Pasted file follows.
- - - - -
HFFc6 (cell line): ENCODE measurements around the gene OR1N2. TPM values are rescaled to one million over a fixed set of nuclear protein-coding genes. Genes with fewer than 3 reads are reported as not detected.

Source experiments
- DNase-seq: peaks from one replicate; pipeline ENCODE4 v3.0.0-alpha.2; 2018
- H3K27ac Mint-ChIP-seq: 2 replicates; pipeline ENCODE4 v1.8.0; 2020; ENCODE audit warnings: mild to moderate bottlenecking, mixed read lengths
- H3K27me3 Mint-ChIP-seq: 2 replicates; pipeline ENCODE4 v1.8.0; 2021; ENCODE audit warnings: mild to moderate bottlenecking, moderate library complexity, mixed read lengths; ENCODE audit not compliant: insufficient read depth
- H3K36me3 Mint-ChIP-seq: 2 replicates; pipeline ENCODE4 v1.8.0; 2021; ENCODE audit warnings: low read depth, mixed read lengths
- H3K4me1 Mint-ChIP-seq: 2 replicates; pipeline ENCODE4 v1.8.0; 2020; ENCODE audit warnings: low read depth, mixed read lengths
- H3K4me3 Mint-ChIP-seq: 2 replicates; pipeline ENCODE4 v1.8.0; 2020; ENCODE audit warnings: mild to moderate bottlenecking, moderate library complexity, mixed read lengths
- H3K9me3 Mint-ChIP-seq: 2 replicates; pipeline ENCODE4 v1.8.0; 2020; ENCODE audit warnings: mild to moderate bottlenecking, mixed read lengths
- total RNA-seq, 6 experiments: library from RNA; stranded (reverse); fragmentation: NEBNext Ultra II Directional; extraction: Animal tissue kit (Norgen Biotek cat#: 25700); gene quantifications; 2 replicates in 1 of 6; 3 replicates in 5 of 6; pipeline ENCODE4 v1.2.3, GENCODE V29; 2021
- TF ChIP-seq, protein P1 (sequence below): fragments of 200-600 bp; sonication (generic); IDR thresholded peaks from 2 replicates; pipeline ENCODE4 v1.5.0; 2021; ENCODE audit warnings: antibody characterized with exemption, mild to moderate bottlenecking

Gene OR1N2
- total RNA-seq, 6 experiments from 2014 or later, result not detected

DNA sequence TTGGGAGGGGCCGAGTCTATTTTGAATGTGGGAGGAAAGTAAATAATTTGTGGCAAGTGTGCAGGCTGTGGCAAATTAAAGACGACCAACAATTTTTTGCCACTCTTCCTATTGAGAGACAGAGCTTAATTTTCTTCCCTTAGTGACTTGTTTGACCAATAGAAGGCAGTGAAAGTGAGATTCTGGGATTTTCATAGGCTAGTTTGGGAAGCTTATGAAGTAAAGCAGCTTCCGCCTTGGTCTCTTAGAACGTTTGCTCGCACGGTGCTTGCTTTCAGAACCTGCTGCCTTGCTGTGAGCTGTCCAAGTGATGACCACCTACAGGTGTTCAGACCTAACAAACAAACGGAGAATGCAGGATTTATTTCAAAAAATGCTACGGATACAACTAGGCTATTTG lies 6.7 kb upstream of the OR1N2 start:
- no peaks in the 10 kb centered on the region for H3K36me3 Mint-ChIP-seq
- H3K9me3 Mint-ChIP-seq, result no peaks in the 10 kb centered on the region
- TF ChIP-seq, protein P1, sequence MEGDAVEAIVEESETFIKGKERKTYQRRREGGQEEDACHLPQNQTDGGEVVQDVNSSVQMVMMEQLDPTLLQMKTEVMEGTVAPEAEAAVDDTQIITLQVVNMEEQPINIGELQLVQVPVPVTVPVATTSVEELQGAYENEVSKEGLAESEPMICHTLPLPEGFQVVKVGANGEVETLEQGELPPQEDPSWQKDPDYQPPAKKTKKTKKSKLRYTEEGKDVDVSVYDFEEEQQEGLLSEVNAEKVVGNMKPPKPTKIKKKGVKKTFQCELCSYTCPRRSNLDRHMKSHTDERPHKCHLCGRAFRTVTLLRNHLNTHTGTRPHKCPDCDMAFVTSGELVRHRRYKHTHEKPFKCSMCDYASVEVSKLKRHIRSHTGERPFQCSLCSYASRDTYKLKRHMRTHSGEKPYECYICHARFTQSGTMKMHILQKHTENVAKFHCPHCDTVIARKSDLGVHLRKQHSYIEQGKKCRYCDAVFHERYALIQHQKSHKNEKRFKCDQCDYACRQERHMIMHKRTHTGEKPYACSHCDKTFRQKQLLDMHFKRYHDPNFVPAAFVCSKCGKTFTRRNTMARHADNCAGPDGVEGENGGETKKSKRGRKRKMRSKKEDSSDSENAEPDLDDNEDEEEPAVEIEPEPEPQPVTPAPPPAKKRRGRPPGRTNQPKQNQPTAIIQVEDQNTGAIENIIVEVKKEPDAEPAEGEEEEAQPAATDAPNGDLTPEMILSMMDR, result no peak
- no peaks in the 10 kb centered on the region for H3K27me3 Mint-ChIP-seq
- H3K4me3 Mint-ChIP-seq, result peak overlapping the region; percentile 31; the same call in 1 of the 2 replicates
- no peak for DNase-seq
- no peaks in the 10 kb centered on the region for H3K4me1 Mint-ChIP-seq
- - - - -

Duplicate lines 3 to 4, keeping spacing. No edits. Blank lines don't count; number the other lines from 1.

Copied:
- DNase-seq: peaks from one replicate; pipeline ENCODE4 v3.0.0-alpha.2; 2018
- H3K27ac Mint-ChIP-seq: 2 replicates; pipeline ENCODE4 v1.8.0; 2020; ENCODE audit warnings: mild to moderate bottlenecking, mixed read lengths